Federal Aid

The Coronavirus Aid, Relief, and Economic Security Act (CARES) provides an estimated $2 trillion stimulus package to battle the harmful effects of the COVID-19 pandemic.

Economic Impact Payments, also referred to as stimulus payments, are automatic for most taxpayers. No further action is needed by taxpayers who filed tax returns in 2018 and 2019 and most seniors and retirees. Click here to see if you are eligible for an Economic Impact Payment. You can also check your payment status, update your bank account and mailing address, or find more information regarding Economic Impact Payments here.

The National Conference of State Legislatures (NCSL) has provided the following breakdown regarding the direct effects to the States and citizens:

Direct Economic Stimulus Funding to States, Territories, Local and Tribal Governments

  • Provides $150 billion to states, territories, local and tribal governments to use for expenditures incurred due to the public health emergency with respect to COVID-19 in the face of revenue declines, allocated by population proportions.

    • Distribution is based on population. No state shall receive a payment for fiscal year 2020 that is less than $1.25 billion.

    • 45% of a state’s funds are set aside for local governments, with populations that exceed 500,000, with certified requests to the U.S. secretary of Treasury. Certification requires a signature by the chief executive of the local government that the uses are consistent with certain requirements.

      • NCSL believes the funds remaining from the 45% set aside for localities revert back to the state. 

    • $3 billion set aside for District of Columbia, Puerto Rico, Virgin Islands, Guam, Northern Mariana Islands and American Samoa.

    • $8 billion for tribal governments.

  • Funds can be used for costs that:

    • Are necessary expenditures incurred due to COVID-19.

    • Were not accounted for in the budget most recently approved as of the date of enactment of this section.

    • Were incurred during the period that begins March 1, 2020, and ends Dec. 30, 2020.

Direct Payments to Citizens

  • Direct payments to lower- and middle-income Americans. Individuals get $1,200, and married couples get $2,400—$500 per child younger than age 17.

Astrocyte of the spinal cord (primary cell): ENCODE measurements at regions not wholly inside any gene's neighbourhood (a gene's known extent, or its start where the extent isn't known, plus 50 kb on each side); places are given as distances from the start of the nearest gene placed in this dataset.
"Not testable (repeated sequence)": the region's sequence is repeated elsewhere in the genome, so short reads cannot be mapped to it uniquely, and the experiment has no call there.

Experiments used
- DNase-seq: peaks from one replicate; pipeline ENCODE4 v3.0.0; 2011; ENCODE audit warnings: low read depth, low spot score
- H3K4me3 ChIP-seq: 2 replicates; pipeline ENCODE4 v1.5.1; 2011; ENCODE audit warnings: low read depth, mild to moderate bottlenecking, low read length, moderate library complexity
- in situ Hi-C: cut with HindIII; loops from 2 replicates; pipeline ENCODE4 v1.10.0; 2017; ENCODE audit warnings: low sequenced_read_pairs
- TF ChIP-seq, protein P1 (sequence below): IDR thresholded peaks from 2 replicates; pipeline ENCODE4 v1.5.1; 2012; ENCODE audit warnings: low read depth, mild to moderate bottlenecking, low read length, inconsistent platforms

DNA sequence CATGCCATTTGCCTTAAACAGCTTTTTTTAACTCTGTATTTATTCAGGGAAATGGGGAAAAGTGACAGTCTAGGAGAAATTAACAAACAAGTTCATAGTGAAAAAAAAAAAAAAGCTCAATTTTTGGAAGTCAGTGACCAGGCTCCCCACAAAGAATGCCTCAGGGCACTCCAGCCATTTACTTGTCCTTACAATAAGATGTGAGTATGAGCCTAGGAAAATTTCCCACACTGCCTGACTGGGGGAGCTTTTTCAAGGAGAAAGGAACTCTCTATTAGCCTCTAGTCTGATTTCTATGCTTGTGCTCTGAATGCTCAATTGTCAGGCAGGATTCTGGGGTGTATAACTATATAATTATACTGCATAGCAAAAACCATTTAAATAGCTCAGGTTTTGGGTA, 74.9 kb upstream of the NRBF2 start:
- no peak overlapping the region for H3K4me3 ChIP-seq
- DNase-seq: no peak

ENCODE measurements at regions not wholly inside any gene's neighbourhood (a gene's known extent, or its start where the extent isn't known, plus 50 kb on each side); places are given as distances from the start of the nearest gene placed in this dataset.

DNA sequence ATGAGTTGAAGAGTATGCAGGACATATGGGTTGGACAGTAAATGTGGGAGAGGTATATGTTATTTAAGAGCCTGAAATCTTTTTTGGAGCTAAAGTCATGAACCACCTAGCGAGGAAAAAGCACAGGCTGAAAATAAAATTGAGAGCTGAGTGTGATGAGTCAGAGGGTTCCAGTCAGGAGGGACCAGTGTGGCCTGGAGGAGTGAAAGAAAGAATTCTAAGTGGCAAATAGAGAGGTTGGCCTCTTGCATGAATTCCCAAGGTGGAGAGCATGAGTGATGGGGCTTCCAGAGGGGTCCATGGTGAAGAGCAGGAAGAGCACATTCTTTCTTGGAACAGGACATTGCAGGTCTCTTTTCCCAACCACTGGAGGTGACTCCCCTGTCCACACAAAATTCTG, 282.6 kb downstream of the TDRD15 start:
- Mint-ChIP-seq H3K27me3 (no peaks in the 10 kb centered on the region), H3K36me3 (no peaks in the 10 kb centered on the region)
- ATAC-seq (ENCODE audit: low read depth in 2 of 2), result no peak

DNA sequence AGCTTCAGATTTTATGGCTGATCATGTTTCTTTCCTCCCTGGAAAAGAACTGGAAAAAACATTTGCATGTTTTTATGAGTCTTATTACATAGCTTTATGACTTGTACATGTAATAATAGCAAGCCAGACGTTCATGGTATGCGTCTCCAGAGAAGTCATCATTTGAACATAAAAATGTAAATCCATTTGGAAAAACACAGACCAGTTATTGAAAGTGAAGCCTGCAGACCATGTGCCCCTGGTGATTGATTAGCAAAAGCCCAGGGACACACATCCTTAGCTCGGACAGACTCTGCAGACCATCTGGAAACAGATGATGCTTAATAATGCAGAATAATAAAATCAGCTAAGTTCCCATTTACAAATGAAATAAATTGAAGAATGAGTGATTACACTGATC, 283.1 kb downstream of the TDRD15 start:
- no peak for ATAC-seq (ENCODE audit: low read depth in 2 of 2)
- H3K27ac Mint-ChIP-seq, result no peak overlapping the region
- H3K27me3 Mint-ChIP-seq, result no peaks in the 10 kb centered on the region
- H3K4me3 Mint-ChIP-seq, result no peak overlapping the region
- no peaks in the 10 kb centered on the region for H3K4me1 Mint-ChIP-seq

• Payments phase out for individuals with adjusted gross incomes over $75,000 ($150,000 for couples). Anyone making over $99,000 would not get a payment ($198,000 for couples). Money is expected to go out by April 6.

Expanded Unemployment Benefits

  • 360 million for Department of Labor to invest in programs that provide training and supportive services for dislocated workers, seniors, migrant farmworkers and homeless veterans. Includes funding for implementing new paid leave and unemployment insurance benefits.

  • Expands unemployment insurance from three to four months, and provides temporary unemployment compensation of $600 per week, which is in addition to and the same time as regular state and federal UI benefits.

    • Part-time, self-employed and gig economy workers now have access to UI benefits.

    • Allows employers to receive an advance tax credit from the Treasury instead of having to be reimbursed on the back end.

    • $260 billion investment into the unemployment insurance program.

    • Creates regulatory authority to implement the tax credit advances.

Social Security beneficiaries who are not typically required to file tax returns will not need to file to receive a payment. Instead, payments will be automatically deposited into their bank accounts. However, some people who typically do not file returns will need to submit a simple tax return to receive the economic impact payments. For more information, please visit the IRS website: https://www.irs.gov/coronavirus